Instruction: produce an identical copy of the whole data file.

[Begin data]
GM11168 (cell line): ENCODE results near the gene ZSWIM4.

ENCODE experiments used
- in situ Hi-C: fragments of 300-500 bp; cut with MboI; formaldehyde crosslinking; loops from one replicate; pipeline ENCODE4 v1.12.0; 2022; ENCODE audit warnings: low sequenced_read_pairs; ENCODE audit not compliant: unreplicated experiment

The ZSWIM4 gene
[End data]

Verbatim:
GM11168 (cell line): ENCODE results near the gene ZSWIM4.

ENCODE experiments used
- in situ Hi-C: fragments of 300-500 bp; cut with MboI; formaldehyde crosslinking; loops from one replicate; pipeline ENCODE4 v1.12.0; 2022; ENCODE audit warnings: low sequenced_read_pairs; ENCODE audit not compliant: unreplicated experiment

The ZSWIM4 gene